New research by a British Historian, Dr. Alexander Watson of Goldsmiths college, University of London, is about to reveal the horrendous scale of mass hangings of civilians by the Austro-Hungarian military. According to a new book (Ring of Steel: Germany and Austria-Hungary at War, 1914-1918) by Dr. Watson, due out on 7 August, at least 30,000 Ukrainians, Serbs, Jews and Poles were arrested and executed.

“Most were hanged merely because they belonged to minority ethnic groups which, in the feverish atmosphere of the time, the Austro-Hungarian authorities suspected of disloyalty,” said Dr. Watson.

“The great majority were denied a proper trial,” he said.

His book is the first to reveal the full extent of Austro-Hungarian atrocities and to analysis why they were carried out.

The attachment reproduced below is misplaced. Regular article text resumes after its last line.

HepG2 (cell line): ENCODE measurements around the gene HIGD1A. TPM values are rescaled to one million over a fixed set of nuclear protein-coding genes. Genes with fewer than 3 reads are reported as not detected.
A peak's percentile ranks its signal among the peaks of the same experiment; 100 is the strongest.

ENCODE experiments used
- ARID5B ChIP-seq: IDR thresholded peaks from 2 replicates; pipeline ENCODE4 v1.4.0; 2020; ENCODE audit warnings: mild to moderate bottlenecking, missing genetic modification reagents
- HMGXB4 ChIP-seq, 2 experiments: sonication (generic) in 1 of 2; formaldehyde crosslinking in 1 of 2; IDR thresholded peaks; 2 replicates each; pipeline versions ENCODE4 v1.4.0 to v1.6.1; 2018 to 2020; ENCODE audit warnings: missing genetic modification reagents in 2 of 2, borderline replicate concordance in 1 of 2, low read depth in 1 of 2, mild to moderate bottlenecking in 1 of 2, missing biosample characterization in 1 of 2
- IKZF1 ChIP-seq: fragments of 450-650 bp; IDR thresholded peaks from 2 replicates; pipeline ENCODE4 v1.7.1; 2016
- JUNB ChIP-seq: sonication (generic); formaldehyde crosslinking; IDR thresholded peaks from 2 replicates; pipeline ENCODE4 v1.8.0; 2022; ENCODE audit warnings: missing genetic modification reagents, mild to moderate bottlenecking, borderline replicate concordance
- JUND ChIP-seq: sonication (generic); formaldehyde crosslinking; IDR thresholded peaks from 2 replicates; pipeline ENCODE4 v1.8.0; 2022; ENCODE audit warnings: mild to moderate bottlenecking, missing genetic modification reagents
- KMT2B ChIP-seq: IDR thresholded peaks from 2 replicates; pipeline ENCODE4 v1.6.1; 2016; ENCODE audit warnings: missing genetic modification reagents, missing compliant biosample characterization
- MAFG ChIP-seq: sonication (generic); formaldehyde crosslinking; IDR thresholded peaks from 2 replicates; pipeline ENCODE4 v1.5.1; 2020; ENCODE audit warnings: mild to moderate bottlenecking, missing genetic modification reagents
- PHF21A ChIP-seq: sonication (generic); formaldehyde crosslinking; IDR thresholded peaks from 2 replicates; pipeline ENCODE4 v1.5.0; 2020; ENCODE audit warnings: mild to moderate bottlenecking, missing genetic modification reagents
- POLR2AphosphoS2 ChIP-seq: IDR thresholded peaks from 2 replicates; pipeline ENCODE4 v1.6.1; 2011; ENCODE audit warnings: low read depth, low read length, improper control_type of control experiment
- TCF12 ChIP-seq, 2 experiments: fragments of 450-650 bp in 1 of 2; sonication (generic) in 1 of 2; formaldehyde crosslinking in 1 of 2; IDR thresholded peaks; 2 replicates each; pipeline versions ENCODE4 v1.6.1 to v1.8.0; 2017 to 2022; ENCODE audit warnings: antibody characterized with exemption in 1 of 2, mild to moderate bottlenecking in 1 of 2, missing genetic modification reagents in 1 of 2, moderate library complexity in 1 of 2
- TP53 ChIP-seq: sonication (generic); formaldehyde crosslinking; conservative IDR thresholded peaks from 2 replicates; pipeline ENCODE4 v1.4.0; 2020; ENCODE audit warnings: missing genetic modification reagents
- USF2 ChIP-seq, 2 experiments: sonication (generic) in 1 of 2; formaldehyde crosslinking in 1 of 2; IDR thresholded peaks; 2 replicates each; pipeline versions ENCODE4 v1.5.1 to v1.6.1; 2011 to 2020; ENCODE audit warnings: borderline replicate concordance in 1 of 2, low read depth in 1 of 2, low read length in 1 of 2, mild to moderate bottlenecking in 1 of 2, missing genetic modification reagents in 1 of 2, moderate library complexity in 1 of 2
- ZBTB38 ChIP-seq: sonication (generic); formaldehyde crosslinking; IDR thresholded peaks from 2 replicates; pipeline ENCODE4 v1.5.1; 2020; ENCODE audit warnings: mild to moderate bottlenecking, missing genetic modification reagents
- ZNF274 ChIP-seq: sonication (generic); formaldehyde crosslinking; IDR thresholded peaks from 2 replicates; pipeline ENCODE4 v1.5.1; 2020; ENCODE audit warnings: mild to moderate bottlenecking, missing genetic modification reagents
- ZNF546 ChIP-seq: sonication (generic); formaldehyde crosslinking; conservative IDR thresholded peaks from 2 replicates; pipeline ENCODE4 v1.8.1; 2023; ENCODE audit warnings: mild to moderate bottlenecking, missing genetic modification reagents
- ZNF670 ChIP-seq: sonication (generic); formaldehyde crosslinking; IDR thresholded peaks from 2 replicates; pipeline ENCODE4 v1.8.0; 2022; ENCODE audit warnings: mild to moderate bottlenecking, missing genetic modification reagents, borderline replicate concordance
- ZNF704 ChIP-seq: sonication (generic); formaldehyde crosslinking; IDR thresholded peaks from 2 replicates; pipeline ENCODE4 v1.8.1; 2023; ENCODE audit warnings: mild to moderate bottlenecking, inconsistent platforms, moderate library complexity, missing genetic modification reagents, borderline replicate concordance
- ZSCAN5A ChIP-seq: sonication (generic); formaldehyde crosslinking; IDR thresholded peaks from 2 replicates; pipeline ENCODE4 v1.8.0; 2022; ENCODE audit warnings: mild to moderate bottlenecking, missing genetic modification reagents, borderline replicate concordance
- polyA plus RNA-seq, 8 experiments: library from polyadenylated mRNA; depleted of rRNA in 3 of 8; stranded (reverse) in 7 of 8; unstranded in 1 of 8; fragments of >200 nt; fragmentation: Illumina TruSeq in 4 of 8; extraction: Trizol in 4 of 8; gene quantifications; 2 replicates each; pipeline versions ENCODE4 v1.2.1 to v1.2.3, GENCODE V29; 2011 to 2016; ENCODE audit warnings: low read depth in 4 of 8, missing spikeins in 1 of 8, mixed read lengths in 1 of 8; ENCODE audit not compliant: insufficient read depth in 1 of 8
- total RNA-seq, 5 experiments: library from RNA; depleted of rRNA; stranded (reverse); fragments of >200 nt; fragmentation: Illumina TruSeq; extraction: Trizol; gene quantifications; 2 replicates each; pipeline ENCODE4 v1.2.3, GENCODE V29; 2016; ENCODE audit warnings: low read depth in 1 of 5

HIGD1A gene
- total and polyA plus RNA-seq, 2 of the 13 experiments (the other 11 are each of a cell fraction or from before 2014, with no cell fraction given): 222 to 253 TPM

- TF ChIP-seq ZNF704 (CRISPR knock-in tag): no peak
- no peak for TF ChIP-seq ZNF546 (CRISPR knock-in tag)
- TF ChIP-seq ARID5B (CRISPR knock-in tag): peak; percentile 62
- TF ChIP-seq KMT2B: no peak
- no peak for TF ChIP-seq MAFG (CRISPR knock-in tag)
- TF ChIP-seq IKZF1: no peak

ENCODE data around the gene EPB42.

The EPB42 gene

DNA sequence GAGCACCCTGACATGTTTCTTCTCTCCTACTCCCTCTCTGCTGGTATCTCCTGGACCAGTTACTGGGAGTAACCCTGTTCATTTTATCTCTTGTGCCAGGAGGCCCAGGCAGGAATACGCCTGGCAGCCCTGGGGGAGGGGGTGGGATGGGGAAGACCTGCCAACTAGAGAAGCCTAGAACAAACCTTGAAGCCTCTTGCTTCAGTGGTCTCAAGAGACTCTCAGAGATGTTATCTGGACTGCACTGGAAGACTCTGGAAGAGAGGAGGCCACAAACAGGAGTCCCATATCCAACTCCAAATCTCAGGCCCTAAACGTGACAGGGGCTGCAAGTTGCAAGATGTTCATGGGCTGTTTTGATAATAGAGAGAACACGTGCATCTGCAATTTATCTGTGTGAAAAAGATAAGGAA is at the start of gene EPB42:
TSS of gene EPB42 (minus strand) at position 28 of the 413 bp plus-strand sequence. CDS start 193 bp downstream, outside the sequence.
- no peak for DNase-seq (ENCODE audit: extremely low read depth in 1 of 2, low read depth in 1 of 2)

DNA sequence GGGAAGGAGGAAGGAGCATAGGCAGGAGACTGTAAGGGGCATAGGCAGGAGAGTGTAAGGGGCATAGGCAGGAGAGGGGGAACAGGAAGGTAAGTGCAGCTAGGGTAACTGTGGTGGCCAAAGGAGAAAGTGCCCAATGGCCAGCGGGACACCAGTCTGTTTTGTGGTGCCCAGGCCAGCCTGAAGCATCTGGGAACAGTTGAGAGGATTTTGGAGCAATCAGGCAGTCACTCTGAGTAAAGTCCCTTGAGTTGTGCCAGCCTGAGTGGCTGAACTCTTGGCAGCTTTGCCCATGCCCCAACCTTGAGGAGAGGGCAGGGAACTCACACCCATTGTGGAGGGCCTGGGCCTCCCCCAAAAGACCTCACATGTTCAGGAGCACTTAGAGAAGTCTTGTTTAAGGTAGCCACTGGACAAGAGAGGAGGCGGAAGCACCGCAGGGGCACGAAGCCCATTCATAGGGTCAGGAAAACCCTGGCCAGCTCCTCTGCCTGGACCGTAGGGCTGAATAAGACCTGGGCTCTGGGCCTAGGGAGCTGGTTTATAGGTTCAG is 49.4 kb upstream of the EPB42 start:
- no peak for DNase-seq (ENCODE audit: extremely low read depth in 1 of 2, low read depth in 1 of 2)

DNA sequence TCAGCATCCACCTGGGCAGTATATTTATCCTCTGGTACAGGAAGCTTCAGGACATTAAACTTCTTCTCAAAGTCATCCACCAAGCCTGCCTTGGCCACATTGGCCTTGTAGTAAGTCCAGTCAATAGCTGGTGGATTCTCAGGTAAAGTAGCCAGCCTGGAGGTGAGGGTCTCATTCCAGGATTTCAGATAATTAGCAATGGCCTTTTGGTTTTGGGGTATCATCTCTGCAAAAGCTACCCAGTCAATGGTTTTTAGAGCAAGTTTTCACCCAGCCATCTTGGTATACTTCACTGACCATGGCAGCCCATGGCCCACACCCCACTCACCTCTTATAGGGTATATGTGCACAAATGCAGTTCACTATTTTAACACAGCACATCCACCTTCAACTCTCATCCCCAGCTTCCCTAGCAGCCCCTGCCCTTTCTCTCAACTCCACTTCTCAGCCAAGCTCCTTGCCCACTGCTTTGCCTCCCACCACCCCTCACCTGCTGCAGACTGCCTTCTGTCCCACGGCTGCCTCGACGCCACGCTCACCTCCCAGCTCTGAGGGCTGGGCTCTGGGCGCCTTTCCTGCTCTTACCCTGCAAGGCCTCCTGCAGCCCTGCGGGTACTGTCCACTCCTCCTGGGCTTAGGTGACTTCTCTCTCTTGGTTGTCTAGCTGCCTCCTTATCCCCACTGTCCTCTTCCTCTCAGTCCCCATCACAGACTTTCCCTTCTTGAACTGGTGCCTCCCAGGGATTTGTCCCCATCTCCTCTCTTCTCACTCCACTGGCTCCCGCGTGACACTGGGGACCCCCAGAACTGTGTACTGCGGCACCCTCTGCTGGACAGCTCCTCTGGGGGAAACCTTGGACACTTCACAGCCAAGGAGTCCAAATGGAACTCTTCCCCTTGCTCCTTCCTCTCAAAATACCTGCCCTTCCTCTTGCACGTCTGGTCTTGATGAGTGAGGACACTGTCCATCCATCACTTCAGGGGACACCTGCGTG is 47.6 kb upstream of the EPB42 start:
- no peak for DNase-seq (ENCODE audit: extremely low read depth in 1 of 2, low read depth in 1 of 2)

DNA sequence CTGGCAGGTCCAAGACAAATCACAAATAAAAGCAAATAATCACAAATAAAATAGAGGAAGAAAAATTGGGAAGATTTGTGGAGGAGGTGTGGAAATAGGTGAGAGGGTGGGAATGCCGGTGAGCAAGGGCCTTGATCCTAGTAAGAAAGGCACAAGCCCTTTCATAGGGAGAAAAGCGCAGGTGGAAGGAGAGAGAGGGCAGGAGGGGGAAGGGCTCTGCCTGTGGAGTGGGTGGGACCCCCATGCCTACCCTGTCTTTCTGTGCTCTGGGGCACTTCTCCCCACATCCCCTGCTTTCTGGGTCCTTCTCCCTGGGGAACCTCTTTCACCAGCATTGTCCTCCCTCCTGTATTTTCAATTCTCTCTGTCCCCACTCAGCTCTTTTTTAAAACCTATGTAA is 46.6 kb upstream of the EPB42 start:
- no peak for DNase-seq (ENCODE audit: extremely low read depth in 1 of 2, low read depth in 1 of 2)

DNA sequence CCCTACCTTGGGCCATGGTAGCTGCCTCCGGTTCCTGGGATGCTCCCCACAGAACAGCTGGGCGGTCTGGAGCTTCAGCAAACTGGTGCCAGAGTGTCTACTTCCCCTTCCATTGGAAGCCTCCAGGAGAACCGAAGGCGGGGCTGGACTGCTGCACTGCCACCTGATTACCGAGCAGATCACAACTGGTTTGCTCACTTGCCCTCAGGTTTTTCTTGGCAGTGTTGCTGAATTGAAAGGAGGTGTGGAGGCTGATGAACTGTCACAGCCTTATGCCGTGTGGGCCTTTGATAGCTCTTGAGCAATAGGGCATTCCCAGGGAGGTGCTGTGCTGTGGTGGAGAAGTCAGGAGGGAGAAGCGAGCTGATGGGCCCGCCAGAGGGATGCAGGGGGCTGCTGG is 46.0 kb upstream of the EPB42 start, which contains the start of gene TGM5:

“The mass killings in what are now western Ukraine and  Central and eastern Poland in 1914 are virtually unknown. A proper historical account of what happened has sadly had to wait literally a century to be told,” said Dr. Watson. The Austro-Hungarian gunboat in the present day The Austro-Hungarian gunboat in the present day

He believes  that around 25,000-30,000 Ukrainians, at least 4,000 Serbs and  hundreds of Jews and Poles were executed. Virtually all were civilians and many were Austro-Hungarian citizens. In an atmosphere of mounting distrust and paranoia, the Austro-Hungarian military believed that minority ethnic communities were involved in spying and helping enemy forces.